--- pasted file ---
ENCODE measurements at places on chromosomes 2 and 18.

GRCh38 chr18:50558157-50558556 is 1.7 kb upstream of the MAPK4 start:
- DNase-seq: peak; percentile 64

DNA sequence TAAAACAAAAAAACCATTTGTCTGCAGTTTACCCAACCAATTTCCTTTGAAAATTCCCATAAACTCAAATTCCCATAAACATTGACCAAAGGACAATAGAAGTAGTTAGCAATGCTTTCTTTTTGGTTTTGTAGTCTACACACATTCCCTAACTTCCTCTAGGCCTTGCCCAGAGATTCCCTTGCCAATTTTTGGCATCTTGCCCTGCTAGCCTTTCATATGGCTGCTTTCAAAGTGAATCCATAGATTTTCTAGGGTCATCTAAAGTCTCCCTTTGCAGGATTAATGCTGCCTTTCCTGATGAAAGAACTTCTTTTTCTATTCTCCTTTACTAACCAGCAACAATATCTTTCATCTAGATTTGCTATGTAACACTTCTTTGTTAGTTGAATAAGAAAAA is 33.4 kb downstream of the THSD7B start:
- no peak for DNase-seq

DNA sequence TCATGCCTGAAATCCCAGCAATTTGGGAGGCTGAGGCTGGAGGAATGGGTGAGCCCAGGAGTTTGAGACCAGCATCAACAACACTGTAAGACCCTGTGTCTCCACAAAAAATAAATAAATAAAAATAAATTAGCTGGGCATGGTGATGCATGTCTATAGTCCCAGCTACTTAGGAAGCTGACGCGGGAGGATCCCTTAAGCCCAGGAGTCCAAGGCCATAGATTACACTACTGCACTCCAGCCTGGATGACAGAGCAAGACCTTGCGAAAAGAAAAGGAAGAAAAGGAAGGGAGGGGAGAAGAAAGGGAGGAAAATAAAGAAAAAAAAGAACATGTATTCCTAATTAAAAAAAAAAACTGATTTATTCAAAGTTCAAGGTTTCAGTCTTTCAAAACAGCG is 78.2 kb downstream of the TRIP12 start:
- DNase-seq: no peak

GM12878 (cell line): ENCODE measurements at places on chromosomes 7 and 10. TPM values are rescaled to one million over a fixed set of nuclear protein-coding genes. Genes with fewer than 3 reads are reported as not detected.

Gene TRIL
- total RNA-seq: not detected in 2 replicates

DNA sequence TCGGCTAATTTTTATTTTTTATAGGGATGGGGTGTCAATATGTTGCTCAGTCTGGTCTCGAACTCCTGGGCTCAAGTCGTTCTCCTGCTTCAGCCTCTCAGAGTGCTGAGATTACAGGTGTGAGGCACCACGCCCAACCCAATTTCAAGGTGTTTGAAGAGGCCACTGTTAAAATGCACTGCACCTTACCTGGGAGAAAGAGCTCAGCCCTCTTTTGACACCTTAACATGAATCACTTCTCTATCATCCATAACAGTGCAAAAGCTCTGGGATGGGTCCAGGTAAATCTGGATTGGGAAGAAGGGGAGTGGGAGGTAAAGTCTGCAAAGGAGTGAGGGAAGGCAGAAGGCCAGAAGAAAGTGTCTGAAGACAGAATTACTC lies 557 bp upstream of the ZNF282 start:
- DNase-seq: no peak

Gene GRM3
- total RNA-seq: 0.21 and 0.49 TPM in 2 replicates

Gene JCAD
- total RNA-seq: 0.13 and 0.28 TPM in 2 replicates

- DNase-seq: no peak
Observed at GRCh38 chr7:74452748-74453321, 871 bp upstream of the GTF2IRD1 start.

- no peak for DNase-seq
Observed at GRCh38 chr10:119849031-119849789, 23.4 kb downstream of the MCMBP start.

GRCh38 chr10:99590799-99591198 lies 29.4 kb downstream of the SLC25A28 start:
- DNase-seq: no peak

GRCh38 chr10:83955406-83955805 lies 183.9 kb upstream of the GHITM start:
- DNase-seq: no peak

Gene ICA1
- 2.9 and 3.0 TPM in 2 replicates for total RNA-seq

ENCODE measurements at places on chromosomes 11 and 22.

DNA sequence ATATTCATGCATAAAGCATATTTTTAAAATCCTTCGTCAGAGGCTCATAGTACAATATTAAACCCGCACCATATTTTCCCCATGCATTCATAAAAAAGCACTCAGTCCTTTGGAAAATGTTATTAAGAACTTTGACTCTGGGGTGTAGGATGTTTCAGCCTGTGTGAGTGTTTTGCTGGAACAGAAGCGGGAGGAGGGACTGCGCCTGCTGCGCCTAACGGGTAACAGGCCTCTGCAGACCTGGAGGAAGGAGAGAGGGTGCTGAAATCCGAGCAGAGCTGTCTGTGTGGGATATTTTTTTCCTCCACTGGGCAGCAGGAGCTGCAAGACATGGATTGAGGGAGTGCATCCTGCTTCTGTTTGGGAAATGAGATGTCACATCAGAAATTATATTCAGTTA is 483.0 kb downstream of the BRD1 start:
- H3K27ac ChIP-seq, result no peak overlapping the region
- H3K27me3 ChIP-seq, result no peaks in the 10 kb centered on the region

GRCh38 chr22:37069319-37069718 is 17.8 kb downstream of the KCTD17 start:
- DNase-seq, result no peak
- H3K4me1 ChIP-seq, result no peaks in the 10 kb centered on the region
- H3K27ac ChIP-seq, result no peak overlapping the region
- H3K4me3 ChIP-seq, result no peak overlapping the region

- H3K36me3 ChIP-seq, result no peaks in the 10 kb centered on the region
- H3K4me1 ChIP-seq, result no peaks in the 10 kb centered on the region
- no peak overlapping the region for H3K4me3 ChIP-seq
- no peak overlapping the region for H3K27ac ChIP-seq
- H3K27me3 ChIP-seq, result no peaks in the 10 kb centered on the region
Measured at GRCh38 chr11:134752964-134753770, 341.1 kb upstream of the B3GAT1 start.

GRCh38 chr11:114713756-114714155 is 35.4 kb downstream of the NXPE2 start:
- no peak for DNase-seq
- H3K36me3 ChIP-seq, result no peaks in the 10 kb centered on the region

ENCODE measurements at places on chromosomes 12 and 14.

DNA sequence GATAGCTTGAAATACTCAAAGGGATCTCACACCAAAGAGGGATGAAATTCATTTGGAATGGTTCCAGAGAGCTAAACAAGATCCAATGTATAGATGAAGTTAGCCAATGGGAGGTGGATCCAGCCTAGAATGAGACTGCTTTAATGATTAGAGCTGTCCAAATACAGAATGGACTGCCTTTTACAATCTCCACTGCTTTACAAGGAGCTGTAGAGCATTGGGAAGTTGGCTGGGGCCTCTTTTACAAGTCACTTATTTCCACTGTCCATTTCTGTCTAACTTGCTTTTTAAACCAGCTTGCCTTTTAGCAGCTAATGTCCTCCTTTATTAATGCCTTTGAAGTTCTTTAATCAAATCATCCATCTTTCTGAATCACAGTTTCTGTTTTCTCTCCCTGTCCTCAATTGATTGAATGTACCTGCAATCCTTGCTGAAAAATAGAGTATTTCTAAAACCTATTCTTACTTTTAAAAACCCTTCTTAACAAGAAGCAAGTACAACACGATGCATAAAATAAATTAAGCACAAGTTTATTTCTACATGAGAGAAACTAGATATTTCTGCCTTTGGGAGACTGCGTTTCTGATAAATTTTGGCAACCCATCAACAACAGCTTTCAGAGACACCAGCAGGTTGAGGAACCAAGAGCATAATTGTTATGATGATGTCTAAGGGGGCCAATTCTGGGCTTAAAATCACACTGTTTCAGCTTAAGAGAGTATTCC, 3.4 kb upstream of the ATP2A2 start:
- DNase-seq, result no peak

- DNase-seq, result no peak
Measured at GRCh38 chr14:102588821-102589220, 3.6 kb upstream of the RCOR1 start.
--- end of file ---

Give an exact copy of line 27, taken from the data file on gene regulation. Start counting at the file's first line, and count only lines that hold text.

ENCODE measurements at places on chromosomes 11 and 22.